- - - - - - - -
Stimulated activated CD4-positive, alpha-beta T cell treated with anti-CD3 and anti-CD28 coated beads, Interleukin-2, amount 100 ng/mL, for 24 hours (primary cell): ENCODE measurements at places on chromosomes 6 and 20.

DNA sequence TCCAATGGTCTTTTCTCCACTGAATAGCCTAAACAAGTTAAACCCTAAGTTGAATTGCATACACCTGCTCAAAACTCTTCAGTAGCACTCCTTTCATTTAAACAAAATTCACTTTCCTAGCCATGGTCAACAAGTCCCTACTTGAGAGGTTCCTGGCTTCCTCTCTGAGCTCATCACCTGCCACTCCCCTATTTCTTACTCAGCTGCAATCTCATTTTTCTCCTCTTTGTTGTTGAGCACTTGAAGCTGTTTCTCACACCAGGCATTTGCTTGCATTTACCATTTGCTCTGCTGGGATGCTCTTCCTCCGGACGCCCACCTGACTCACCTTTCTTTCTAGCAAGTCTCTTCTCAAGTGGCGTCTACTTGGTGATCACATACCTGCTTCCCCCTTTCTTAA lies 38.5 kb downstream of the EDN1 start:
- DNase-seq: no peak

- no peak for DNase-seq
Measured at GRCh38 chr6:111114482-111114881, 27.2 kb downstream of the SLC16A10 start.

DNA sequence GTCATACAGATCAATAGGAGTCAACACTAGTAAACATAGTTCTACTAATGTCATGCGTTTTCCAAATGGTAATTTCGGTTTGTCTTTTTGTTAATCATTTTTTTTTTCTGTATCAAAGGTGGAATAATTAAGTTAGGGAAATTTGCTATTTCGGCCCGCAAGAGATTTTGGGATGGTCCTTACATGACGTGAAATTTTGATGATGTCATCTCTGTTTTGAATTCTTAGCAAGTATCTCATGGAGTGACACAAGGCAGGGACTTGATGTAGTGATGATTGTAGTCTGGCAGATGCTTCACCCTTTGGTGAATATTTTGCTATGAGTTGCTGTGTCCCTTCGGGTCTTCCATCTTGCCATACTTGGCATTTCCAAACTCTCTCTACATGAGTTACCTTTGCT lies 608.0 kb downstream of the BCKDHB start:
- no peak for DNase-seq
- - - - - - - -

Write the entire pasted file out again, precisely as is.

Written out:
Stimulated activated CD4-positive, alpha-beta T cell treated with anti-CD3 and anti-CD28 coated beads, Interleukin-2, amount 100 ng/mL, for 24 hours (primary cell): ENCODE measurements at places on chromosomes 6 and 20.

DNA sequence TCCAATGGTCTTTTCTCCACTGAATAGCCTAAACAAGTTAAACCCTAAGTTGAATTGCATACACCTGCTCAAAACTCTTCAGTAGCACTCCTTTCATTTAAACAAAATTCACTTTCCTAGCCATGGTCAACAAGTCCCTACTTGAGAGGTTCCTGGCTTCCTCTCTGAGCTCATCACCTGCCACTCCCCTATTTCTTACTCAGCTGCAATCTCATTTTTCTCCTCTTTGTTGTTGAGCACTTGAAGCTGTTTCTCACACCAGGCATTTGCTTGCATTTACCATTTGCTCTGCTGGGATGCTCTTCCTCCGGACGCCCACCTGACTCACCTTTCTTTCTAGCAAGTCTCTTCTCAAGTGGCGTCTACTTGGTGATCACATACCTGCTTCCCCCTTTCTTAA lies 38.5 kb downstream of the EDN1 start:
- DNase-seq: no peak

- no peak for DNase-seq
Measured at GRCh38 chr6:111114482-111114881, 27.2 kb downstream of the SLC16A10 start.

DNA sequence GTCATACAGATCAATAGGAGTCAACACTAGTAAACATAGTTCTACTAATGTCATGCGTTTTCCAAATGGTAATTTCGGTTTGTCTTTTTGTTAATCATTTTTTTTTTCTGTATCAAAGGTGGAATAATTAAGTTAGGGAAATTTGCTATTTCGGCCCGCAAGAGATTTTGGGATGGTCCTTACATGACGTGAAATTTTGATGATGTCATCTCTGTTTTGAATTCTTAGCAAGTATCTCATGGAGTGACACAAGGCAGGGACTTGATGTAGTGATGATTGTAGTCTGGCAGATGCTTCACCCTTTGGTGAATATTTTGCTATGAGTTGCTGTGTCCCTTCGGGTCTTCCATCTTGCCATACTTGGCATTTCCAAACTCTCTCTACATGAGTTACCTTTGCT lies 608.0 kb downstream of the BCKDHB start:
- no peak for DNase-seq